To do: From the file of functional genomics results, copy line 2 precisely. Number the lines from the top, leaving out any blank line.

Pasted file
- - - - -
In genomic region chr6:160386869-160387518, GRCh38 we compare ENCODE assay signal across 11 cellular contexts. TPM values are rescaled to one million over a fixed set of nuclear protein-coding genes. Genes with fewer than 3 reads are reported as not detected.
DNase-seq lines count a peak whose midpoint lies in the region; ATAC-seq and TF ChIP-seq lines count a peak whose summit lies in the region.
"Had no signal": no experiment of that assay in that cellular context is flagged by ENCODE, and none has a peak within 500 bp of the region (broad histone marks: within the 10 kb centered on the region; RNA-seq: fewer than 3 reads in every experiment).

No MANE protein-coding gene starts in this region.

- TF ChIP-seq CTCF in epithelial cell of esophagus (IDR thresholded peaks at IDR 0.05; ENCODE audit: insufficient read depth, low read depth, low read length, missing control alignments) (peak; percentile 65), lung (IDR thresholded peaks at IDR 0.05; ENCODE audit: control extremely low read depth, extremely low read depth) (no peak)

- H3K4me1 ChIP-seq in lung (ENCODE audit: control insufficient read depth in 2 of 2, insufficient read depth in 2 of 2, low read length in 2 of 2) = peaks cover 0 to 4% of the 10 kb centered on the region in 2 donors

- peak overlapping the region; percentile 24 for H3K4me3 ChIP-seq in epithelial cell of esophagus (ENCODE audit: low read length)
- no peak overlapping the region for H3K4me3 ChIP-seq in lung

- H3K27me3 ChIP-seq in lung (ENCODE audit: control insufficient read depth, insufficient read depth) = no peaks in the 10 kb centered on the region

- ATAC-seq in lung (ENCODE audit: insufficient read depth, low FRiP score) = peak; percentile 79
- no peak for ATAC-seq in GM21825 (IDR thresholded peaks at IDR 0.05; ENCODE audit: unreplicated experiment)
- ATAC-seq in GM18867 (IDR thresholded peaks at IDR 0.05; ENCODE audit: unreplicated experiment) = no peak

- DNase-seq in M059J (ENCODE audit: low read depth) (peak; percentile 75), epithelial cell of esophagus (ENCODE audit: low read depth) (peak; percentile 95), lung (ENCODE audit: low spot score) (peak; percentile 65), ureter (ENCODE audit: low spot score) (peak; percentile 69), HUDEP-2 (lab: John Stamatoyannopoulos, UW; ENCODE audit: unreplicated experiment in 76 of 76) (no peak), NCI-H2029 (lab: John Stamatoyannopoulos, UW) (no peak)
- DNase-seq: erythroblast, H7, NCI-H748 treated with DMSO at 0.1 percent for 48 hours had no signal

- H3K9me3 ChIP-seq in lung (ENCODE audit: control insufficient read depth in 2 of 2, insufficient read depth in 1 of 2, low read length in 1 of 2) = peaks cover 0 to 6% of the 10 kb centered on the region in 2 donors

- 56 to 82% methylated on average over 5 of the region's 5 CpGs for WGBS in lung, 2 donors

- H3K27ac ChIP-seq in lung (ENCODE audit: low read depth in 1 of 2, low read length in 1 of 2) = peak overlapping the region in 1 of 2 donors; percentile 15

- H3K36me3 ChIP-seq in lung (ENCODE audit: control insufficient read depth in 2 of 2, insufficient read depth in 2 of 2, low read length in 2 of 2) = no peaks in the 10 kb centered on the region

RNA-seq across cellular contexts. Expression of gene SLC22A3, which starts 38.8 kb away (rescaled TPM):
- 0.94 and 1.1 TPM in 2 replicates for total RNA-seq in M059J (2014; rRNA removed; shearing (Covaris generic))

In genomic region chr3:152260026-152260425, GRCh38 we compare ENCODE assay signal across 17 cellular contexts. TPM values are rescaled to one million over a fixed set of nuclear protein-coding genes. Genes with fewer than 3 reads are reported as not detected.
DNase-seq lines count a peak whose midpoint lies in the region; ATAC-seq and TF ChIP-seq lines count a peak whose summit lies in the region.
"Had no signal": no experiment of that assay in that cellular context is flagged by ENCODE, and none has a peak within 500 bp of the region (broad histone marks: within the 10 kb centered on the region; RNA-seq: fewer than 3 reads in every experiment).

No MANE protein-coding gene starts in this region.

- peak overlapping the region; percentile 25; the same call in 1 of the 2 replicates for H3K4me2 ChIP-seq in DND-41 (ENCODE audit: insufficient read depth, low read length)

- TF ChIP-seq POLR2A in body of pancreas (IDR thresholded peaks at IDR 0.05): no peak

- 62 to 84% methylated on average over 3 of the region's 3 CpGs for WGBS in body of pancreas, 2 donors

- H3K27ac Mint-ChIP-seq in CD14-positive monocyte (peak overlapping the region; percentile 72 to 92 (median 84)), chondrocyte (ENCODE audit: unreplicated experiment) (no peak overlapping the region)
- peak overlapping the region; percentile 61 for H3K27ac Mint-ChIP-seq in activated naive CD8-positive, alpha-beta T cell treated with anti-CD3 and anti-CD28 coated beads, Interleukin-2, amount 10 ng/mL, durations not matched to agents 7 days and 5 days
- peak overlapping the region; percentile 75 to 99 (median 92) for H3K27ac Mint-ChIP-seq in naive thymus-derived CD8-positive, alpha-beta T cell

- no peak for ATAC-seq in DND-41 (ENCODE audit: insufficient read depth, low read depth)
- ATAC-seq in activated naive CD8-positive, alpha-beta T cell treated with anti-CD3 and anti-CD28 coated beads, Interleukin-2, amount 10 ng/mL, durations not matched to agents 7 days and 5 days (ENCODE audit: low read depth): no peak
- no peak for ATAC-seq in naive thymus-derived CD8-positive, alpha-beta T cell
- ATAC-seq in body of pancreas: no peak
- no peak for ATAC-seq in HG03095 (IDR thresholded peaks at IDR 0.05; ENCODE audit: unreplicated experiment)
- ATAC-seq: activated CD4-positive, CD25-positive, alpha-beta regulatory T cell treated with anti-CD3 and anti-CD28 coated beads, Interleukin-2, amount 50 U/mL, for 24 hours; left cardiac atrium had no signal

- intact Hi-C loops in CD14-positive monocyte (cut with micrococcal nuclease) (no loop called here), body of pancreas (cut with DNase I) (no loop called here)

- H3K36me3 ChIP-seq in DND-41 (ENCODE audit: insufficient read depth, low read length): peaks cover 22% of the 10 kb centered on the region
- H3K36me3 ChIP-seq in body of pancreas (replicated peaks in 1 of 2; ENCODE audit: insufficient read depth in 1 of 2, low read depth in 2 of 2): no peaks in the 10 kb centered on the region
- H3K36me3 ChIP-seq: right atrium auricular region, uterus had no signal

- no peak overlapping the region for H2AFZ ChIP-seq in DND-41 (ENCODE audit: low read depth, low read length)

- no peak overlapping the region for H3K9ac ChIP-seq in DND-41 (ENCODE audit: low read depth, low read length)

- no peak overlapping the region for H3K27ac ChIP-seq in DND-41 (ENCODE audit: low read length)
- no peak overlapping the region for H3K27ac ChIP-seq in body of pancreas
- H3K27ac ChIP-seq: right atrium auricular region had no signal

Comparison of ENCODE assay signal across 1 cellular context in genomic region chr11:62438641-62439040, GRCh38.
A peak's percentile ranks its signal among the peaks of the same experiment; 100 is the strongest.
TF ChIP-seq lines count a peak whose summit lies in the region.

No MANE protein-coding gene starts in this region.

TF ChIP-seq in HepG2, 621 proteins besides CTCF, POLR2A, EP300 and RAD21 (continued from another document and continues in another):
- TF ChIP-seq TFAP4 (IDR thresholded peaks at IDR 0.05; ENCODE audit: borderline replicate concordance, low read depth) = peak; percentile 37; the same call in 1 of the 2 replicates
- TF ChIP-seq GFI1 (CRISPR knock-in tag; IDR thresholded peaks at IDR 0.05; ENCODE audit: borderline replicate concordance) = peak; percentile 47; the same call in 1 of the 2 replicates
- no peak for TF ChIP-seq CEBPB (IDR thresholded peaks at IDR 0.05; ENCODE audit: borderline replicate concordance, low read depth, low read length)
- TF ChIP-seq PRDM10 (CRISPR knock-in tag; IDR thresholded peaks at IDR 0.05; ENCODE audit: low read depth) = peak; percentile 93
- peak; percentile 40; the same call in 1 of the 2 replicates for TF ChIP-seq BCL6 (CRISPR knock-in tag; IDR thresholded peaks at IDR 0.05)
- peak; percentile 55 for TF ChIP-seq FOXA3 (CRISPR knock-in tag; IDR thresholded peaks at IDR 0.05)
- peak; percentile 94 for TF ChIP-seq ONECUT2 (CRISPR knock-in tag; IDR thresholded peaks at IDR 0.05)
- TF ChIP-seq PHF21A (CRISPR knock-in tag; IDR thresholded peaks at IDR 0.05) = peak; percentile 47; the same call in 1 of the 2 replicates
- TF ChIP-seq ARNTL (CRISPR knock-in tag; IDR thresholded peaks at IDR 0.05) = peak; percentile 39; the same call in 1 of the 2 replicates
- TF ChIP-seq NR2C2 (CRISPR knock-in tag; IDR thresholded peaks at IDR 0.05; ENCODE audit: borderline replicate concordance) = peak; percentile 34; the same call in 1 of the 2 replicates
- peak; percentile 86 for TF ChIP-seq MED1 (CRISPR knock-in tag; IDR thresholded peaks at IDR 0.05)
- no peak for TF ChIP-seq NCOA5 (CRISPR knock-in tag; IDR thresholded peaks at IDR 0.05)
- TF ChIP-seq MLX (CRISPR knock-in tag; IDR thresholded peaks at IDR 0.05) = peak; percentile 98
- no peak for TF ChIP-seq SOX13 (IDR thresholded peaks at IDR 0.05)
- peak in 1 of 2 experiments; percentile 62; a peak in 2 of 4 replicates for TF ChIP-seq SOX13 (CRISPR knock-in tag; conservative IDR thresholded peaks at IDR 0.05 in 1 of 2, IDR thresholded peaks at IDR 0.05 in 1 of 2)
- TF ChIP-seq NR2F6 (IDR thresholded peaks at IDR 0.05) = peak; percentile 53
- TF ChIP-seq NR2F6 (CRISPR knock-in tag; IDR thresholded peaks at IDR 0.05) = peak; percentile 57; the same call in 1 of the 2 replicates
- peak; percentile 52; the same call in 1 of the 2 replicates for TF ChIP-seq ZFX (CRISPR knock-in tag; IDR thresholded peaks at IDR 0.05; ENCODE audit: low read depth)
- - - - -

DNase-seq lines count a peak whose midpoint lies in the region; ATAC-seq and TF ChIP-seq lines count a peak whose summit lies in the region.